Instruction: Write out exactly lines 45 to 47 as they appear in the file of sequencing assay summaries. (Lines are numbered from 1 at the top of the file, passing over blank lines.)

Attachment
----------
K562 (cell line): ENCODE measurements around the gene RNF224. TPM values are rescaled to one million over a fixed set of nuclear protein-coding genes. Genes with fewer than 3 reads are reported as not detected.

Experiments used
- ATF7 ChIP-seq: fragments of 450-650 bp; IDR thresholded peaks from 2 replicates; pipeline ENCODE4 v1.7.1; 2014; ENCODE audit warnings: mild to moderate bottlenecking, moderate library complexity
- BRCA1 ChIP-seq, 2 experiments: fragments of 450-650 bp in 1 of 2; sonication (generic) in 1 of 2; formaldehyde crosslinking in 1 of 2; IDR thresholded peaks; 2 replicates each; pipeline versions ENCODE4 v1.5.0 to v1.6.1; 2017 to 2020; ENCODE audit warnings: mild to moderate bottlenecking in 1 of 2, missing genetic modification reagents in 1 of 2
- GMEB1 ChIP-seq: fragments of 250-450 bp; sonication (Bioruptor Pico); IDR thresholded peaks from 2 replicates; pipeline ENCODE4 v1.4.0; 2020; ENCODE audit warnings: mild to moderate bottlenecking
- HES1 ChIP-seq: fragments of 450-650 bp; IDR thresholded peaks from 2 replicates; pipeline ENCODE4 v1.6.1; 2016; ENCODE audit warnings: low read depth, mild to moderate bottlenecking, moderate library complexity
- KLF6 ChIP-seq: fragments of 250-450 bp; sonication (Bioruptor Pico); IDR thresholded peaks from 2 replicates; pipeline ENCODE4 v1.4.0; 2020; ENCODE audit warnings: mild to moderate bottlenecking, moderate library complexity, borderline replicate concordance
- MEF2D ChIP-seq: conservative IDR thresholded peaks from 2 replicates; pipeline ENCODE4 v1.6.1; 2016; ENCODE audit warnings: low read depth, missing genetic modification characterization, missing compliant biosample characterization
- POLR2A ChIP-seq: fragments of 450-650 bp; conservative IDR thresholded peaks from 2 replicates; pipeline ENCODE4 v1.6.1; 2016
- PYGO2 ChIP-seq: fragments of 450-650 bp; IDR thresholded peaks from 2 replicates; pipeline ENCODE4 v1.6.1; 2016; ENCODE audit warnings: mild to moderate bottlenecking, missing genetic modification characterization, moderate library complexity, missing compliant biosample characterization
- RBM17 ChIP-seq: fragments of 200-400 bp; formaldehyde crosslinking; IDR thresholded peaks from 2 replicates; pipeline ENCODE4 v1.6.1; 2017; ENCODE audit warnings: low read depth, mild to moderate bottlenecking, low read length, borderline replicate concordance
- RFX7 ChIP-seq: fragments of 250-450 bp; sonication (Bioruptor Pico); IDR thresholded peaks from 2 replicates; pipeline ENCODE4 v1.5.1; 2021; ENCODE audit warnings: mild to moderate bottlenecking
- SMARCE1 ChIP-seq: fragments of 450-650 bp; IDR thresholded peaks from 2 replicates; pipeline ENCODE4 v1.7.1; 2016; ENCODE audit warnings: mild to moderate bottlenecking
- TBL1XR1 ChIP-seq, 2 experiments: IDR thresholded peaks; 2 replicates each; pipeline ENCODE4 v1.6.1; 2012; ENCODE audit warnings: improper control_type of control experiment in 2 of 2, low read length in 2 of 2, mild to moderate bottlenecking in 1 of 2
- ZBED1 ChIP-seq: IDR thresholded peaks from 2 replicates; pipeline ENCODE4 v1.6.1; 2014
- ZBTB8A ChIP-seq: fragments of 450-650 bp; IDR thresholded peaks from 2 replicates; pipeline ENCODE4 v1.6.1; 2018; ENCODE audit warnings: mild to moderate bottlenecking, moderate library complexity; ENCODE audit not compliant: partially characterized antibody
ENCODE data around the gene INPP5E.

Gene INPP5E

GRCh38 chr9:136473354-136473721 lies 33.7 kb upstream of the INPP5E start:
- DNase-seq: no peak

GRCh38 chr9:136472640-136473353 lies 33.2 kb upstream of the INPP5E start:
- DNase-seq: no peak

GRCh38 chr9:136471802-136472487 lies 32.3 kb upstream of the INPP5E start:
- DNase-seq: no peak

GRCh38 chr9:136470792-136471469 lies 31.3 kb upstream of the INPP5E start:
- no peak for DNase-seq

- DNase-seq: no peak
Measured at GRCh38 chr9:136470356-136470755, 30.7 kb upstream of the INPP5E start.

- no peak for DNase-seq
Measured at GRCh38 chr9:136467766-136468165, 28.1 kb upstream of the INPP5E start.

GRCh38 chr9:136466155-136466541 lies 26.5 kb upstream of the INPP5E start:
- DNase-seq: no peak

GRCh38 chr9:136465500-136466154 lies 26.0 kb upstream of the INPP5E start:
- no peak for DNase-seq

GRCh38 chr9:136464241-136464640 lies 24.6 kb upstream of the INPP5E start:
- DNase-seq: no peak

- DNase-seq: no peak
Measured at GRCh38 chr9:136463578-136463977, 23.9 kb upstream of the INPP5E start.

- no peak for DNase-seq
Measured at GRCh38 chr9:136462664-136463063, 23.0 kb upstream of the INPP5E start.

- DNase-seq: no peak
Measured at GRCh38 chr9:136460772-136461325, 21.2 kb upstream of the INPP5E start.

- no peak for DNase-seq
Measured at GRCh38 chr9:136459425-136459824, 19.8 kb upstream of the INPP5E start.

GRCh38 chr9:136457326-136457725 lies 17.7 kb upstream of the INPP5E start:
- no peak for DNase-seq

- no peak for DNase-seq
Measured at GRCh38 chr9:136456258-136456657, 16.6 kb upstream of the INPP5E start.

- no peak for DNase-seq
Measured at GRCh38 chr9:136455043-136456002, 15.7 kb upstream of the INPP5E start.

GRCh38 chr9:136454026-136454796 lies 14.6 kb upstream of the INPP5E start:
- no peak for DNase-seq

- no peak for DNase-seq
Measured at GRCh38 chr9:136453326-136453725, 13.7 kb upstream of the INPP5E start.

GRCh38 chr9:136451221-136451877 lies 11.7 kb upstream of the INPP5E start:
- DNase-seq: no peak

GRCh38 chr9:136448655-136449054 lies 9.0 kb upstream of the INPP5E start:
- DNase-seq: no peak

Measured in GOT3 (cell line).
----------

GRCh38 chr9:136457326-136457725 lies 17.7 kb upstream of the INPP5E start:
- no peak for DNase-seq

- no peak for DNase-seq